Seventeen years ago, I found an awesome book called Simple Abundance by Sarah Ban Breathnach. I have worn this book out, underlined it, typed whole sections into my smartphone over the years, mined it for never-fail gems upon which I have launched many a blog post. I remember loving her voice, her assuredness as I re-read her words of wisdom, much of it researched by great writers and thinkers, explorers and doers in history and enhanced and made current to our lives, our time by Ms. Breathnach’s own gentle voice and common sense perspective.

It’s not hyperbole to say that she touched my life. I found comfort and balance in her words and reached for this book often. If you’re not familiar with it, she gives an essay for every day of the year and while she mostly speaks to women, her essays cover everything from raising children to digging out of credit card debt to finding your passion to cooking a simple meal.

Today, I looked up the chapter where she addresses Spending Habits. She wrote: “One of the greatest gifts my husband has ever given me is the ability to think before I spend. This is how savers behave. Savers don’t get a high from recreational shopping. Savers don’t shop in order to make themselves feel better…Today, be willing to gently explore your life-energy expenditures. Don’t blame yourself for bad choices. Do attempt to make better ones. Most of our problems in handling money stem from unexamined patterns rather than from uncontrollable urges.”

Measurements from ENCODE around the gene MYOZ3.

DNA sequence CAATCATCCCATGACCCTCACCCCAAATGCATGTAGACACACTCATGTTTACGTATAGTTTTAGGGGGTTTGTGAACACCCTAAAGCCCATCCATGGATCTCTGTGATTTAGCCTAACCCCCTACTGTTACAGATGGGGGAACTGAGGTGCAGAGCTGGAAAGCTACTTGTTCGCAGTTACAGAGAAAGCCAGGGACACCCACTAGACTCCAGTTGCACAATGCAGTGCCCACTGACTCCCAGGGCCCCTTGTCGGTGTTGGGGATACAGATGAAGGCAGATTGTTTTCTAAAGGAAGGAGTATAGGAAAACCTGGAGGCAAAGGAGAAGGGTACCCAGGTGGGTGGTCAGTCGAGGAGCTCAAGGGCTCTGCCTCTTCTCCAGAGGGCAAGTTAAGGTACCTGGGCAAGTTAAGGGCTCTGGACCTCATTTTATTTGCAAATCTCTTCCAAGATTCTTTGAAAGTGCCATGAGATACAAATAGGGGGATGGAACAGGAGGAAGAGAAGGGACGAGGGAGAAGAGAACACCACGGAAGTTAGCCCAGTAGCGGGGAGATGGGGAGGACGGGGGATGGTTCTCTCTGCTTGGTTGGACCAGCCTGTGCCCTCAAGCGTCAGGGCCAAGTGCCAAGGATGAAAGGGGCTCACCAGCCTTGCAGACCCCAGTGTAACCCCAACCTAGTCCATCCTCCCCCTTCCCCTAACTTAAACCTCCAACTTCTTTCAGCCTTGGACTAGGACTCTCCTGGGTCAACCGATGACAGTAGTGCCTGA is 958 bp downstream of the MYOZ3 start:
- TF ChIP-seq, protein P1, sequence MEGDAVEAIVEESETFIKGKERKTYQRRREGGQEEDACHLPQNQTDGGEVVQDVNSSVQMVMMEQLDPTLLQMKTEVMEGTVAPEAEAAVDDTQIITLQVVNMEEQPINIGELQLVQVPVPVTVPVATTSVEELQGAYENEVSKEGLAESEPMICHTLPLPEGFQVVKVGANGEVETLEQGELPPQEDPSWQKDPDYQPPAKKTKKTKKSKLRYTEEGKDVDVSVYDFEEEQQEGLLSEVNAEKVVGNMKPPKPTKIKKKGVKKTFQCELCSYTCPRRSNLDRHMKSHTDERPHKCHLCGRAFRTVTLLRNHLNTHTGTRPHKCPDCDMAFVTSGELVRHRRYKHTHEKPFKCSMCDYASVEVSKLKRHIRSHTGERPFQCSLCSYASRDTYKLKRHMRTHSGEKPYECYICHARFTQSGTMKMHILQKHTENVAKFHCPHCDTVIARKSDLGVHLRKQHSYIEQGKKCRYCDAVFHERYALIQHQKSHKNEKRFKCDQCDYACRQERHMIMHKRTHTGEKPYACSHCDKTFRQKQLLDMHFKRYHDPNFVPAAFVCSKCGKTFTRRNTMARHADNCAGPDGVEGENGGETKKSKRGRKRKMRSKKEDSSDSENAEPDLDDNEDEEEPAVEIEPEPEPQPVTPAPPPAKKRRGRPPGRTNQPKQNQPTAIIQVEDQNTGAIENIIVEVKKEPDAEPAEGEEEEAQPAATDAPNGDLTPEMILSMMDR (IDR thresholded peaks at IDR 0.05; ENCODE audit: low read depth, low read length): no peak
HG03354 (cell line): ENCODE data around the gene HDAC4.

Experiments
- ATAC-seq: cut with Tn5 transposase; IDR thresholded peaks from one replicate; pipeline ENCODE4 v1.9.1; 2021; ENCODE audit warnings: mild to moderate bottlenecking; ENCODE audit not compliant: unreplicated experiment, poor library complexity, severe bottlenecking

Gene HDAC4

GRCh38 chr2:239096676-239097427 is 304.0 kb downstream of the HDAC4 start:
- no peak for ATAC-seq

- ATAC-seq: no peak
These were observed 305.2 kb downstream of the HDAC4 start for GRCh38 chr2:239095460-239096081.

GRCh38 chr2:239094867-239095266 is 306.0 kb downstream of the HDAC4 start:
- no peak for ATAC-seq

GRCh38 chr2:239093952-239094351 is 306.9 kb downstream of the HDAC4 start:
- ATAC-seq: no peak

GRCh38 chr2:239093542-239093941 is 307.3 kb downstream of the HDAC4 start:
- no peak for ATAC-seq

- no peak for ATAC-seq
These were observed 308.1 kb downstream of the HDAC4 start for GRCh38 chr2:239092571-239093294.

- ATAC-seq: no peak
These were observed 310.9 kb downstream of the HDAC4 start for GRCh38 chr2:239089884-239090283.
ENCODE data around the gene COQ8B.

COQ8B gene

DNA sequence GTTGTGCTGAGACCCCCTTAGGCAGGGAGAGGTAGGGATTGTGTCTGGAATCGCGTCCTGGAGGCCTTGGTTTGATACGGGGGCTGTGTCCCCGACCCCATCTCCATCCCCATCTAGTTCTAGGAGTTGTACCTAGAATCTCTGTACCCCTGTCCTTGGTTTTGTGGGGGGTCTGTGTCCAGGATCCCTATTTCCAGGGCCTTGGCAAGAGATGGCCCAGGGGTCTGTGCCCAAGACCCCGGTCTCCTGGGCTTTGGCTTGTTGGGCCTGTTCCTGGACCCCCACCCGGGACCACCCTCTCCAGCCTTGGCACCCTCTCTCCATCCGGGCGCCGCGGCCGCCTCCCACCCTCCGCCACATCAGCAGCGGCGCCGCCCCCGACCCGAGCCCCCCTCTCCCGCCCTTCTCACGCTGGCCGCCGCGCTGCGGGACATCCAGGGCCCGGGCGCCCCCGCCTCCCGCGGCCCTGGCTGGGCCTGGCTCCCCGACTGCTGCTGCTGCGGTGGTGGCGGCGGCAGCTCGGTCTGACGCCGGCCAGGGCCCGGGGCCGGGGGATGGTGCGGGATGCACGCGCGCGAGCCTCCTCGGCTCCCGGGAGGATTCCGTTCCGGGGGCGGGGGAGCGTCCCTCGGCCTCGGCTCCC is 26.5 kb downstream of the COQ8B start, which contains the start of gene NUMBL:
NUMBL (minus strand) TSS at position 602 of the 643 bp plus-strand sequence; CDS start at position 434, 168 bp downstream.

Okay. Very nice, and as true today in 2012 as it was when she wrote it in 1995. You might have read this in last month’s O Magazine, it’s so current sounding. In fact, Ms. Breathnach appeared on Oprah’s show 11 times.

Which is why I was so shocked to discover that a few years after selling 7 million copies of Simple Abundance, Ms. Breathnach ended up divorced, broke and sleeping on the couch at her sister’s. (As a writer, myself, this is definitely not how one dreams that being a mega-bestseller author will end up.)

We all have heroes that fail us. We are all human. I get that. I think it’s remarkably gutsy to write a book saying you have researched all the answers and then go on Oprah eleven times to underscore the point.

And then trip.

My hat is off to her for trying in such a big way. In fact, I may currently be even more impressed with Ms. Breathnach than I was before her fall. It’s one thing to be all Yoda and wise when you’re sitting in your comfy middle-class home when you don’t have to worry about a day job because you have a working spouse. It’s quite another when you’re homeless, in debt up to your eyeballs and jobless.  Here is one Phoenix, however, I have to believe is destined to rise from the ashes.

Not surprisingly, she’s got a new book out about her journey. But for me, I think I’ll pass. Don’t get me wrong, my hat is off to her and her unsinkable Molly Brown ability to fashion opportunity out of failure, but I’ve gotten a few years under my belt since I last looked outward for my heroes. Today, I’m looking closer to home for that and sorting out the codes and values that define my life the old fashioned way: by trying to live them day by day instead of reading about them.

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